Our team found that the nation’s average 4-year-old attending a typical pre-K does show slightly accelerated cognitive growth when compared with peers who remain in their home with a parent or informal caregiver. But the magnitude of this advantage remains small, a finding that’s consistent with two prior national studies.
We could not detect any discernible boost when children attend preschools scoring higher on a conventional observational measure of classroom quality, confirming earlier work by Rachel Gordon at the University of Illinois, Chicago. Nor could we discern any boost for children attending pre-K for the entire day, when compared with youngsters enrolled for half days. One important exception is for black preschoolers, who benefit more from full-day programs.
But when isolating on preschools in which teachers spend more time on oral language, preliteracy skills, and math concepts–programs we call academically oriented–we found considerably stronger benefits on children’s cognitive growth. Estimated effect sizes moved up from about one-sixth to two-fifths of a standard deviation for children who entered close to age 4 and attended a full year.
Even middle-class children, when attending academic pre-Ks, were about two months ahead of peers who sorted into garden-variety programs. These benefits persisted into kindergarten. We found no slowing of children’s social development in these instructional rich preschools.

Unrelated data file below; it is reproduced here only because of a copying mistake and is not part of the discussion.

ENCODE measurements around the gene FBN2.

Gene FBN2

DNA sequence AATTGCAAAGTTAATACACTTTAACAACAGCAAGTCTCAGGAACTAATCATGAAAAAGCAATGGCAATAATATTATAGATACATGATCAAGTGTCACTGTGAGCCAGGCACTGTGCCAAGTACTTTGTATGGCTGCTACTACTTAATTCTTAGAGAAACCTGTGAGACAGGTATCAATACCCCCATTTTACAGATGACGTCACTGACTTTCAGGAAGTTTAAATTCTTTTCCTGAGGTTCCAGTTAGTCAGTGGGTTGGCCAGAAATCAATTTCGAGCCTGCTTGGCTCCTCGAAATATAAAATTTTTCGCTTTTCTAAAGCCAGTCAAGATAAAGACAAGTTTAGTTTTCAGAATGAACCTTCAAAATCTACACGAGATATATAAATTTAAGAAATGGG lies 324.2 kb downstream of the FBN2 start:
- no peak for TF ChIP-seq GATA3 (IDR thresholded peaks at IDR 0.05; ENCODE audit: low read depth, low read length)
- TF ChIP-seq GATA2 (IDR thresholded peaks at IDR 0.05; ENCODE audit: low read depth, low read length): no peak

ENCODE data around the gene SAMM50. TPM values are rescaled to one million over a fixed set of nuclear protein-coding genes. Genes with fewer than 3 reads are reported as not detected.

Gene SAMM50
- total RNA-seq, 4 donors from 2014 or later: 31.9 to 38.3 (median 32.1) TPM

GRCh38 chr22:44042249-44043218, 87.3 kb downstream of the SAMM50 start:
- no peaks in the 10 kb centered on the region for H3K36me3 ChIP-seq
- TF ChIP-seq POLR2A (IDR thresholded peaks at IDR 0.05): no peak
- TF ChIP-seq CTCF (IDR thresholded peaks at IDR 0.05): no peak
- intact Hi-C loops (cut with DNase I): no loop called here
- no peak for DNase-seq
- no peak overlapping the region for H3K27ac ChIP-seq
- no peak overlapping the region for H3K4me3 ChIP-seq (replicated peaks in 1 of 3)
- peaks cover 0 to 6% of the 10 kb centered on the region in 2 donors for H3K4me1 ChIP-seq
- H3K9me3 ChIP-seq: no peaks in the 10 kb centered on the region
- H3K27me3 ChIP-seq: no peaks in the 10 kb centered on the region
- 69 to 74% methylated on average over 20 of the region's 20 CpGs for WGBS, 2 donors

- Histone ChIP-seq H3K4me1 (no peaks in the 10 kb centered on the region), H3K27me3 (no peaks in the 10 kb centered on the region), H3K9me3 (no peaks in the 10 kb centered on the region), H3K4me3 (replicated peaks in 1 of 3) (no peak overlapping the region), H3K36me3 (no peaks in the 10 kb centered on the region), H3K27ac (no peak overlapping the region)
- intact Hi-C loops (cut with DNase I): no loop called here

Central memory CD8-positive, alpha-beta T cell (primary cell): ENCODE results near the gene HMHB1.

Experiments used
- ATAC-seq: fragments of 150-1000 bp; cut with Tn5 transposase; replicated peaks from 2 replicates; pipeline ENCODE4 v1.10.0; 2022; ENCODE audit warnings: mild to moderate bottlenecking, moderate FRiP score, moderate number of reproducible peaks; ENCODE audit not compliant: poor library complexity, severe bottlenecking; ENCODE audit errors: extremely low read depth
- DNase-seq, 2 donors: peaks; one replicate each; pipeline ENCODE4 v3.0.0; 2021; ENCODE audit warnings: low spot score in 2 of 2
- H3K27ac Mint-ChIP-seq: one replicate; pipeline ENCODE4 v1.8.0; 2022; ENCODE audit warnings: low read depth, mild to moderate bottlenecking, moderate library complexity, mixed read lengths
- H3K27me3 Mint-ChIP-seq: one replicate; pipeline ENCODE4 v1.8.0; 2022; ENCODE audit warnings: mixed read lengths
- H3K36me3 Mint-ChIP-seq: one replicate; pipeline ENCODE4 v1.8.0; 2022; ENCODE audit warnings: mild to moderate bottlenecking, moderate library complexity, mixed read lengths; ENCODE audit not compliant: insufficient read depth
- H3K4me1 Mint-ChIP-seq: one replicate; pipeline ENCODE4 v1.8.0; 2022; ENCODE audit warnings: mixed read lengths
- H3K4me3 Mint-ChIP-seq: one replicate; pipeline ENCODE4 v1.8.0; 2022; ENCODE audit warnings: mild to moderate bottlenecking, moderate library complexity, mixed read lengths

What kind of pre-K pays off?
Herein lies the rub, as the New York Times headline writer put it when covering these results: “Free Play or Flash Cards.” Old-line early educators emphasize how the cognitive apparatus of toddlers and preschoolers is maturing. This requires what they dub “developmentally appropriate practices.” It doesn’t work to teach physics to toddlers, so the logic goes, although they may be constantly in motion.
But in a somewhat twisted interpretation of the Swiss learning theorist Jean Piaget, learning-through-play is put forward as the exclusive way of engaging young children, even purging cognitively challenging activities or discouraging guided play that advances complex language, solving puzzles, or tackling basic mathematical dynamics. Anecdotally, a journalist friend asked his son’s pre-K teacher why no letters or words appeared on classroom walls, only to be told that it would be “developmentally inappropriate.”